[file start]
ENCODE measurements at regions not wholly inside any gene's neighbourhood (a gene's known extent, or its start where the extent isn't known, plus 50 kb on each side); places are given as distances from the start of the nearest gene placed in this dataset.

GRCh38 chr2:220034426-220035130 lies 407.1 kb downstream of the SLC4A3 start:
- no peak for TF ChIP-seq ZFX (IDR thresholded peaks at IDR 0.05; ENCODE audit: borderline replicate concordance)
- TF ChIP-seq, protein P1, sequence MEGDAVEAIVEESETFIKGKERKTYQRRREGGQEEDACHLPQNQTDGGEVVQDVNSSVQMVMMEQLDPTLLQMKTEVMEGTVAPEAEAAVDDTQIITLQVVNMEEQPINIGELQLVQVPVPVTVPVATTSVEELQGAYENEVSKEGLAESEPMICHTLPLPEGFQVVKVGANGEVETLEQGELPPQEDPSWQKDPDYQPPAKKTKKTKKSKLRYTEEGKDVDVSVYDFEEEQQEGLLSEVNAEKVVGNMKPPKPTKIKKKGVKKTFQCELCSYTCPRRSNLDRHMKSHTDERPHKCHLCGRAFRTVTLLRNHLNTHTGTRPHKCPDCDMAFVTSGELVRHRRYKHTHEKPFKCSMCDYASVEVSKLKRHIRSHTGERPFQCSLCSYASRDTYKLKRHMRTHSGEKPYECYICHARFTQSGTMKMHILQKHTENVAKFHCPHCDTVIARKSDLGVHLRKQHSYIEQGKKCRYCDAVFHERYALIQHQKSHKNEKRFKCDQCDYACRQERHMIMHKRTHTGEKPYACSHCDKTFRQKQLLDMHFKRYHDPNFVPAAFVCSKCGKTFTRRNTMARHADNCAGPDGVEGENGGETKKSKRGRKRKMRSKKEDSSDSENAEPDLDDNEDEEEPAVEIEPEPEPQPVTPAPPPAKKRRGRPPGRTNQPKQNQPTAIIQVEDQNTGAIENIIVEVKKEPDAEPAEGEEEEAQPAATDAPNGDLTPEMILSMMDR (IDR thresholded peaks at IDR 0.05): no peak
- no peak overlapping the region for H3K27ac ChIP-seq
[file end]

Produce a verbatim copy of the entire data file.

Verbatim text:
ENCODE measurements at regions not wholly inside any gene's neighbourhood (a gene's known extent, or its start where the extent isn't known, plus 50 kb on each side); places are given as distances from the start of the nearest gene placed in this dataset.

GRCh38 chr2:220034426-220035130 lies 407.1 kb downstream of the SLC4A3 start:
- no peak for TF ChIP-seq ZFX (IDR thresholded peaks at IDR 0.05; ENCODE audit: borderline replicate concordance)
- TF ChIP-seq, protein P1, sequence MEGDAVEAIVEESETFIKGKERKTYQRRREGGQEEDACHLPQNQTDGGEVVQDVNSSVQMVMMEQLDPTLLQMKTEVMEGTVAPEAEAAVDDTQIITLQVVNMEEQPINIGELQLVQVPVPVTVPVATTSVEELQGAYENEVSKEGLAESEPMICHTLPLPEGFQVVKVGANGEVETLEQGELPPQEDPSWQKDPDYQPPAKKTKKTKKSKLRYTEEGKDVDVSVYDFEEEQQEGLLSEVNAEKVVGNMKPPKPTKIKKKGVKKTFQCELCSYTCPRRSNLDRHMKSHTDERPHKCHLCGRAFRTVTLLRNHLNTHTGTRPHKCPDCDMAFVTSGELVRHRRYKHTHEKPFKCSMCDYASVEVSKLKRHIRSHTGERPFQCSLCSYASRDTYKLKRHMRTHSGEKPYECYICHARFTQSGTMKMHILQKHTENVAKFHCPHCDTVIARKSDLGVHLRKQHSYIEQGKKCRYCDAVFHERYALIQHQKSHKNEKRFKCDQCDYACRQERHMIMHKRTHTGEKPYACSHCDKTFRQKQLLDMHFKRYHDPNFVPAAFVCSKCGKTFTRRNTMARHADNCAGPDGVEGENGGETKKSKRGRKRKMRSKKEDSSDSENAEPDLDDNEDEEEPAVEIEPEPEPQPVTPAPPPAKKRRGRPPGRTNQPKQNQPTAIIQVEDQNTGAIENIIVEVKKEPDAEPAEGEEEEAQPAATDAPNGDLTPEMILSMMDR (IDR thresholded peaks at IDR 0.05): no peak
- no peak overlapping the region for H3K27ac ChIP-seq